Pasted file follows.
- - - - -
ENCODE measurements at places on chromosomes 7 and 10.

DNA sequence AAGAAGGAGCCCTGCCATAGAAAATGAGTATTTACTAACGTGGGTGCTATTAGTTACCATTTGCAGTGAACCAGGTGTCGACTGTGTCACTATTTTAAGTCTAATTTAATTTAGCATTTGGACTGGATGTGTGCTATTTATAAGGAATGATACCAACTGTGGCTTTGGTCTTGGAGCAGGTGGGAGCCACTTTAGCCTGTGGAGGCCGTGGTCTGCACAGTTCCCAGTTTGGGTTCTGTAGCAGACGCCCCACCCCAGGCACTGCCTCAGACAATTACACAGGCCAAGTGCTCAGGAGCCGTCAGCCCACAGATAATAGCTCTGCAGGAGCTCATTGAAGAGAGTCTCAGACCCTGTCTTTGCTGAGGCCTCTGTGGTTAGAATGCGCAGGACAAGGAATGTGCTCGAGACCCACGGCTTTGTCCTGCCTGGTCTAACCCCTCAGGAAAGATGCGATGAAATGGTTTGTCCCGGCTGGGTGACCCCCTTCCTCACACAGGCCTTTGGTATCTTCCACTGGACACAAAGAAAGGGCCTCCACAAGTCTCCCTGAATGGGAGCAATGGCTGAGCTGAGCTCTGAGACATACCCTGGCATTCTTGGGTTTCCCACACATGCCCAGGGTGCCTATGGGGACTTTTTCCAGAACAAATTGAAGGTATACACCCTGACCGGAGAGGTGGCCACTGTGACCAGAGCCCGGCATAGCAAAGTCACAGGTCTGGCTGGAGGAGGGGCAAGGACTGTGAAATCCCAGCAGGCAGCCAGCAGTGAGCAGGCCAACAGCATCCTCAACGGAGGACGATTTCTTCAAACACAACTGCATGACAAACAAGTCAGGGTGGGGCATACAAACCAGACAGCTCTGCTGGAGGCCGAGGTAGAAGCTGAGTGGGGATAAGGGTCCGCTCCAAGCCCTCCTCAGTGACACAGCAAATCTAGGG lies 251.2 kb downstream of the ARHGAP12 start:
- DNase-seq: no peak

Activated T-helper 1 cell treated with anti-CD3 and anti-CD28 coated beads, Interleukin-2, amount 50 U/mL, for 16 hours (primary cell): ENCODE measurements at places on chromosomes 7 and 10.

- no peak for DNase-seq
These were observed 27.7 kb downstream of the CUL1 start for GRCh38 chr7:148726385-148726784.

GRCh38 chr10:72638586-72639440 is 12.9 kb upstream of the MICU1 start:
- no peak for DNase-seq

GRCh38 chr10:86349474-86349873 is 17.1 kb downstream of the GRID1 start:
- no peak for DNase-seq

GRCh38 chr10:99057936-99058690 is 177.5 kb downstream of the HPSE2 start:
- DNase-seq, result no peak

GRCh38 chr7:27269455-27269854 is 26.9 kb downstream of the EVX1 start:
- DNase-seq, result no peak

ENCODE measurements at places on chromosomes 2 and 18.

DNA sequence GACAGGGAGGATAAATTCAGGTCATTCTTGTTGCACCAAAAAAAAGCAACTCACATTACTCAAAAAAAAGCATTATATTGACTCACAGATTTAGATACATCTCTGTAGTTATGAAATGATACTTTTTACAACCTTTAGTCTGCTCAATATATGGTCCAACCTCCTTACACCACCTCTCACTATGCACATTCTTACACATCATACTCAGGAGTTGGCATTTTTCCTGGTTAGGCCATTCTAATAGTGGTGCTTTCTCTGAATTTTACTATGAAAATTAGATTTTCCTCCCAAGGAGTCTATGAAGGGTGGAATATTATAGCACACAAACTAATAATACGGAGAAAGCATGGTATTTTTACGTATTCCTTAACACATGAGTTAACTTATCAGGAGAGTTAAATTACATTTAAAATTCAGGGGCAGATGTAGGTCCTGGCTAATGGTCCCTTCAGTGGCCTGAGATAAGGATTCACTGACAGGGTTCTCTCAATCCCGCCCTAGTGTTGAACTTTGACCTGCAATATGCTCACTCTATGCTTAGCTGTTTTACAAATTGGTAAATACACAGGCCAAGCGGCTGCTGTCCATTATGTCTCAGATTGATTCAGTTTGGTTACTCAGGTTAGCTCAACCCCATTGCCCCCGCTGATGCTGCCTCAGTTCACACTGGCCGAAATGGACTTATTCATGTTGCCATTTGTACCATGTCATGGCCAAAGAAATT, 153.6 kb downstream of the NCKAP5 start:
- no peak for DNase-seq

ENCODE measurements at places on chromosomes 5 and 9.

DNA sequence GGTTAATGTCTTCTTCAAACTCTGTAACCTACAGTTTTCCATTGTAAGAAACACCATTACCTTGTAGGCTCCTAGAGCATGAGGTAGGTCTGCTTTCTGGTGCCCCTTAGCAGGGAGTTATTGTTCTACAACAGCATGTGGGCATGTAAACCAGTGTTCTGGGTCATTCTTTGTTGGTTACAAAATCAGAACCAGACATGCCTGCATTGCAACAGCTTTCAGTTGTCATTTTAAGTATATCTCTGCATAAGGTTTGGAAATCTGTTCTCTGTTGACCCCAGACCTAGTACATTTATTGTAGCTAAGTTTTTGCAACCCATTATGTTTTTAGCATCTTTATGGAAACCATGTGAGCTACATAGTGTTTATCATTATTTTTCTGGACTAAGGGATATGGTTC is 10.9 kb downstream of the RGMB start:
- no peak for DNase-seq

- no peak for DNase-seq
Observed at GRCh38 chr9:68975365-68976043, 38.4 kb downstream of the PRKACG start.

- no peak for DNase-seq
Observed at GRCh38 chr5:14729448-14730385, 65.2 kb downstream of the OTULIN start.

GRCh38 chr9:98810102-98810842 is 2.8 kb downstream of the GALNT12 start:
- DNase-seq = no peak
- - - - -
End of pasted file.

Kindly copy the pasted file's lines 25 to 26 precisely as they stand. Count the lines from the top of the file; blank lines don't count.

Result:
GRCh38 chr9:98810102-98810842 is 2.8 kb downstream of the GALNT12 start:
- DNase-seq = no peak